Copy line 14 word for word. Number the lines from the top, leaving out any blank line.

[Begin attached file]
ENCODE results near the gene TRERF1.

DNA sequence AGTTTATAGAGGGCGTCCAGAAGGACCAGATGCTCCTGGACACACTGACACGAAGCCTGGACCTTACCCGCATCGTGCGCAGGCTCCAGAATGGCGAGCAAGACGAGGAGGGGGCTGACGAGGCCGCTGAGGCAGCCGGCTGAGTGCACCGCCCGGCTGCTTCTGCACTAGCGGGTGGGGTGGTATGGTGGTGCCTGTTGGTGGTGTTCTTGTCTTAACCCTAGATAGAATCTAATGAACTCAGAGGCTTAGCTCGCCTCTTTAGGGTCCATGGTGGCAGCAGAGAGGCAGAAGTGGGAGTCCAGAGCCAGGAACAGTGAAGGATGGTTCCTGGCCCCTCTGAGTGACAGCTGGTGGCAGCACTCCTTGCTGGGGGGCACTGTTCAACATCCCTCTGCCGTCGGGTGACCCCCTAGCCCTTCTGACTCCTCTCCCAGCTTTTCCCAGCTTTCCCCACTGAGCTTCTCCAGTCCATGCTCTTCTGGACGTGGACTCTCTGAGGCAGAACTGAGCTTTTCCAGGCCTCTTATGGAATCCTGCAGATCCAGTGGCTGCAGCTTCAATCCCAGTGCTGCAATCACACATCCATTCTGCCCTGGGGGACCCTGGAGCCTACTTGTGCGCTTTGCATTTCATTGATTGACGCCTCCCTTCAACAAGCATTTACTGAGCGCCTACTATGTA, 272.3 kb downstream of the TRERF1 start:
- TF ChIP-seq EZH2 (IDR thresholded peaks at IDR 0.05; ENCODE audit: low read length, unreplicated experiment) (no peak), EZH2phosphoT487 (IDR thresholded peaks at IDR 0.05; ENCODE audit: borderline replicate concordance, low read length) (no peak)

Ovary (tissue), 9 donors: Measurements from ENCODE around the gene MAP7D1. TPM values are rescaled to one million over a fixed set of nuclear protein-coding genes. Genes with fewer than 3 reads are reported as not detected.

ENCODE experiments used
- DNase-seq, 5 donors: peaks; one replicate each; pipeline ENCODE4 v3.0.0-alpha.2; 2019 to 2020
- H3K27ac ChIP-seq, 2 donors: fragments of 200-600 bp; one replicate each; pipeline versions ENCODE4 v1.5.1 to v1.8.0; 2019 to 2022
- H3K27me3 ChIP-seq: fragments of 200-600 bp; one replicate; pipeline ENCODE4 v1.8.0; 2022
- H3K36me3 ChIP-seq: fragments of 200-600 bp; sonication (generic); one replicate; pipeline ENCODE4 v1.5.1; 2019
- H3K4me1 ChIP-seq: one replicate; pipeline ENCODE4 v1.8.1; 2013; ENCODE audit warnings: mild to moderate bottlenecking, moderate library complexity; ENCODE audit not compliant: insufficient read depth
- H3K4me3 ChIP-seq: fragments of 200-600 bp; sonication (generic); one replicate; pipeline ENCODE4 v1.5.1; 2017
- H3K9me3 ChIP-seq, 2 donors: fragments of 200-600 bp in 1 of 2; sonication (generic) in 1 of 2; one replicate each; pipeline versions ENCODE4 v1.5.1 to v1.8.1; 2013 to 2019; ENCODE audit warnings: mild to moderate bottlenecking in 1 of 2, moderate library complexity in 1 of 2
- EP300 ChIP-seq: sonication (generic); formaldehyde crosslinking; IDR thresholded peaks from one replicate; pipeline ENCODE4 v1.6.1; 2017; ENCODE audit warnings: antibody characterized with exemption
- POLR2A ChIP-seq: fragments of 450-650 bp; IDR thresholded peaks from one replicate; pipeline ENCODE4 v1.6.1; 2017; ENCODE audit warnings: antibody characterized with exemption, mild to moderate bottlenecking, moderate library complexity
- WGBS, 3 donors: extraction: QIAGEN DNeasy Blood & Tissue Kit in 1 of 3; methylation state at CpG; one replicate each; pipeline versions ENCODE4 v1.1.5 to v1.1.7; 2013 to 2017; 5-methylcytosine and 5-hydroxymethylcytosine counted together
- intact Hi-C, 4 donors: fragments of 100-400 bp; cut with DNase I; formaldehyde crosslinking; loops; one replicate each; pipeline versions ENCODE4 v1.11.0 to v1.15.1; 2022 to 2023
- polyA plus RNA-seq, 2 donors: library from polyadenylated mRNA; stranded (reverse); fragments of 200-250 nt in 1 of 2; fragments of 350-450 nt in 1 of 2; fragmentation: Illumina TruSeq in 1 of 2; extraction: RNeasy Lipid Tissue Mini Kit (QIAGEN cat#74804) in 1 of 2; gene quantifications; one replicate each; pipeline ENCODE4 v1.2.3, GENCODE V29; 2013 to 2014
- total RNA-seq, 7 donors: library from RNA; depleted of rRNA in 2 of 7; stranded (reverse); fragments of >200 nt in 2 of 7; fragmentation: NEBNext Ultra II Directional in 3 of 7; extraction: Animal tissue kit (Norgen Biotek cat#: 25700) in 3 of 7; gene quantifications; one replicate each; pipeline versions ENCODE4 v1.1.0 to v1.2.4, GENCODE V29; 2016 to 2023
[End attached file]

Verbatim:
- POLR2A ChIP-seq: fragments of 450-650 bp; IDR thresholded peaks from one replicate; pipeline ENCODE4 v1.6.1; 2017; ENCODE audit warnings: antibody characterized with exemption, mild to moderate bottlenecking, moderate library complexity